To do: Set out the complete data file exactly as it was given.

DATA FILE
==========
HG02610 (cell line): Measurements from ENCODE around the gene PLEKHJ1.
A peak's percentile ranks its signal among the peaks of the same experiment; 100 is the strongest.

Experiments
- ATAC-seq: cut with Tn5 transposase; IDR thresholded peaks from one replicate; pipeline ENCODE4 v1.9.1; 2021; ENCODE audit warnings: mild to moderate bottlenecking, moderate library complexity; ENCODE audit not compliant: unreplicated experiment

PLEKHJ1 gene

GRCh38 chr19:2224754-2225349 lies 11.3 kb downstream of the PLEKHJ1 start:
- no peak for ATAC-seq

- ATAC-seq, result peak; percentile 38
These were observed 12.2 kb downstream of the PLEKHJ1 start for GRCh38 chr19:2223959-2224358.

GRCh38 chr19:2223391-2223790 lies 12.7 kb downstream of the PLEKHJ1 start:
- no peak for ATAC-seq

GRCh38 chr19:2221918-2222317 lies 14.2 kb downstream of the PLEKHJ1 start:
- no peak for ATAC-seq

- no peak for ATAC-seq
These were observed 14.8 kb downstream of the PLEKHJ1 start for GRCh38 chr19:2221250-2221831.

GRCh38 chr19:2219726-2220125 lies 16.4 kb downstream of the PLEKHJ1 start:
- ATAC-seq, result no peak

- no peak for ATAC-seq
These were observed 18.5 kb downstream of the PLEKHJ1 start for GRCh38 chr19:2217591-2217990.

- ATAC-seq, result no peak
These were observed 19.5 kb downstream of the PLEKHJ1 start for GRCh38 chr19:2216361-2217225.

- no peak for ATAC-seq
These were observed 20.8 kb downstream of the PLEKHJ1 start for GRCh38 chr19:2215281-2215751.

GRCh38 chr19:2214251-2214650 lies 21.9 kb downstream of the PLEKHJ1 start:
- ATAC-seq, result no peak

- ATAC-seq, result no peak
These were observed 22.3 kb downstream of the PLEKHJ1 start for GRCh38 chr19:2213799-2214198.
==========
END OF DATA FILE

HG02610 (cell line): Measurements from ENCODE around the gene PLEKHJ1.
A peak's percentile ranks its signal among the peaks of the same experiment; 100 is the strongest.

Experiments
- ATAC-seq: cut with Tn5 transposase; IDR thresholded peaks from one replicate; pipeline ENCODE4 v1.9.1; 2021; ENCODE audit warnings: mild to moderate bottlenecking, moderate library complexity; ENCODE audit not compliant: unreplicated experiment

PLEKHJ1 gene

GRCh38 chr19:2224754-2225349 lies 11.3 kb downstream of the PLEKHJ1 start:
- no peak for ATAC-seq

- ATAC-seq, result peak; percentile 38
These were observed 12.2 kb downstream of the PLEKHJ1 start for GRCh38 chr19:2223959-2224358.

GRCh38 chr19:2223391-2223790 lies 12.7 kb downstream of the PLEKHJ1 start:
- no peak for ATAC-seq

GRCh38 chr19:2221918-2222317 lies 14.2 kb downstream of the PLEKHJ1 start:
- no peak for ATAC-seq

- no peak for ATAC-seq
These were observed 14.8 kb downstream of the PLEKHJ1 start for GRCh38 chr19:2221250-2221831.

GRCh38 chr19:2219726-2220125 lies 16.4 kb downstream of the PLEKHJ1 start:
- ATAC-seq, result no peak

- no peak for ATAC-seq
These were observed 18.5 kb downstream of the PLEKHJ1 start for GRCh38 chr19:2217591-2217990.

- ATAC-seq, result no peak
These were observed 19.5 kb downstream of the PLEKHJ1 start for GRCh38 chr19:2216361-2217225.

- no peak for ATAC-seq
These were observed 20.8 kb downstream of the PLEKHJ1 start for GRCh38 chr19:2215281-2215751.

GRCh38 chr19:2214251-2214650 lies 21.9 kb downstream of the PLEKHJ1 start:
- ATAC-seq, result no peak

- ATAC-seq, result no peak
These were observed 22.3 kb downstream of the PLEKHJ1 start for GRCh38 chr19:2213799-2214198.